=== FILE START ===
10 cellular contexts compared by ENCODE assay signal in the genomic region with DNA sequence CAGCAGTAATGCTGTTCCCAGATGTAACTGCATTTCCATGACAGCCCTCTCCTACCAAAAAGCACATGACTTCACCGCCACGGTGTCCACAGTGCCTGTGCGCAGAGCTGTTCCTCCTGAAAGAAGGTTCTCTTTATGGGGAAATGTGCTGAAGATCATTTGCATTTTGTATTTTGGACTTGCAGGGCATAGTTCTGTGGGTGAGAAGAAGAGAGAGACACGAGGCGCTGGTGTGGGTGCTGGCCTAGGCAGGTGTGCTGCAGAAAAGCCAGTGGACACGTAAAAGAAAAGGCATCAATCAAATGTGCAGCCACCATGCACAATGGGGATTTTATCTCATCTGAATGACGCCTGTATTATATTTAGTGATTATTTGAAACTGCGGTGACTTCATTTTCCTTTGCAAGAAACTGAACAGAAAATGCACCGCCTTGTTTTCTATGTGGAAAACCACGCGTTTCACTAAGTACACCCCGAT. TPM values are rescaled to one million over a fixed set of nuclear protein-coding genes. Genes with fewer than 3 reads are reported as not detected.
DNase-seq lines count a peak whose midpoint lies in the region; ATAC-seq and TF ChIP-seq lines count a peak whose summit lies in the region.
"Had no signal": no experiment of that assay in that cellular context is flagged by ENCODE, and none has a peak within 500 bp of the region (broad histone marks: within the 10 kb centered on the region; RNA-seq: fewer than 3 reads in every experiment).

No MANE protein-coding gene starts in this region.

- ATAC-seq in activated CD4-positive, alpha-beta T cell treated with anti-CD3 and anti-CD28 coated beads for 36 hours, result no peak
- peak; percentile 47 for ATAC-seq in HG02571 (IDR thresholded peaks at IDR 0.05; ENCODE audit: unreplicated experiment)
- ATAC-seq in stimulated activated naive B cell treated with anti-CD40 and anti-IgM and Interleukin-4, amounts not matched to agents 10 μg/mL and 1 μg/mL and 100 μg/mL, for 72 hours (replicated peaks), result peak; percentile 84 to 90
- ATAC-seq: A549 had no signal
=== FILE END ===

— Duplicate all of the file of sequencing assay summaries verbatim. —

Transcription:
10 cellular contexts compared by ENCODE assay signal in the genomic region with DNA sequence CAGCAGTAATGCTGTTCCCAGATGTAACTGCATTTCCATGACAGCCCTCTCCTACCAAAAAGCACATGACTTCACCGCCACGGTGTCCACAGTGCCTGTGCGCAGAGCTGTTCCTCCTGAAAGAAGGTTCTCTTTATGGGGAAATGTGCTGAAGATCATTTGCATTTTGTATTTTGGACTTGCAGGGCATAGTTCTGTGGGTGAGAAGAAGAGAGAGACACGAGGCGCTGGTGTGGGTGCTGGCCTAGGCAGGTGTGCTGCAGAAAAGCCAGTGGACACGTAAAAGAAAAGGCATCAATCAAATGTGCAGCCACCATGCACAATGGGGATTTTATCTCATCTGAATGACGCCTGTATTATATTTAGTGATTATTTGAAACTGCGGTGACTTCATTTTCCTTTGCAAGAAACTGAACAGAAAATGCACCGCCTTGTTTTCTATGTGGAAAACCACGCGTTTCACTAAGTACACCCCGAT. TPM values are rescaled to one million over a fixed set of nuclear protein-coding genes. Genes with fewer than 3 reads are reported as not detected.
DNase-seq lines count a peak whose midpoint lies in the region; ATAC-seq and TF ChIP-seq lines count a peak whose summit lies in the region.
"Had no signal": no experiment of that assay in that cellular context is flagged by ENCODE, and none has a peak within 500 bp of the region (broad histone marks: within the 10 kb centered on the region; RNA-seq: fewer than 3 reads in every experiment).

No MANE protein-coding gene starts in this region.

- ATAC-seq in activated CD4-positive, alpha-beta T cell treated with anti-CD3 and anti-CD28 coated beads for 36 hours, result no peak
- peak; percentile 47 for ATAC-seq in HG02571 (IDR thresholded peaks at IDR 0.05; ENCODE audit: unreplicated experiment)
- ATAC-seq in stimulated activated naive B cell treated with anti-CD40 and anti-IgM and Interleukin-4, amounts not matched to agents 10 μg/mL and 1 μg/mL and 100 μg/mL, for 72 hours (replicated peaks), result peak; percentile 84 to 90
- ATAC-seq: A549 had no signal